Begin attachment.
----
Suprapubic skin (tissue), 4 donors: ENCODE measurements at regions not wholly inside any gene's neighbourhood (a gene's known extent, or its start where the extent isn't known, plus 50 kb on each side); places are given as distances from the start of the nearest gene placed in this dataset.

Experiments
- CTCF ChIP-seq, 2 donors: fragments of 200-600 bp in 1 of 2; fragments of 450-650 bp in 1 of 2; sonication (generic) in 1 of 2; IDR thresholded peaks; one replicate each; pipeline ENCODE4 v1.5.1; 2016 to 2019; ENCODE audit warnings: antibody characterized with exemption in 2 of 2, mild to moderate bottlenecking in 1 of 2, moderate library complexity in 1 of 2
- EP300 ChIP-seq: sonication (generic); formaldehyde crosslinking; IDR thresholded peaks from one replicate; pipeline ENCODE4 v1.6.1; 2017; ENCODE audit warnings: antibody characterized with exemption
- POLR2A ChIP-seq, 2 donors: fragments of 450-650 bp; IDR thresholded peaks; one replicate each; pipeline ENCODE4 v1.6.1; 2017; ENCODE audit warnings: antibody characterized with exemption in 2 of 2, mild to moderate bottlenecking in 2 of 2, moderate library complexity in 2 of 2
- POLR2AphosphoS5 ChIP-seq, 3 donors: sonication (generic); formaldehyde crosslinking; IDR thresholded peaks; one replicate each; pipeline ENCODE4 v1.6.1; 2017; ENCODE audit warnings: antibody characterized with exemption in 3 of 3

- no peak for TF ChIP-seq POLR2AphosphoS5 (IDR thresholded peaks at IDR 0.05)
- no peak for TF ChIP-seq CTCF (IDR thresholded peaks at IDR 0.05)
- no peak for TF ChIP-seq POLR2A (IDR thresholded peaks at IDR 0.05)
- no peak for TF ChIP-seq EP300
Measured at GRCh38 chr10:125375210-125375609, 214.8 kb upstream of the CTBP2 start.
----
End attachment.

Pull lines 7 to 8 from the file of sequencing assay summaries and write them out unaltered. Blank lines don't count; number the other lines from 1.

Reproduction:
- no peak for TF ChIP-seq POLR2AphosphoS5 (IDR thresholded peaks at IDR 0.05)
- no peak for TF ChIP-seq CTCF (IDR thresholded peaks at IDR 0.05)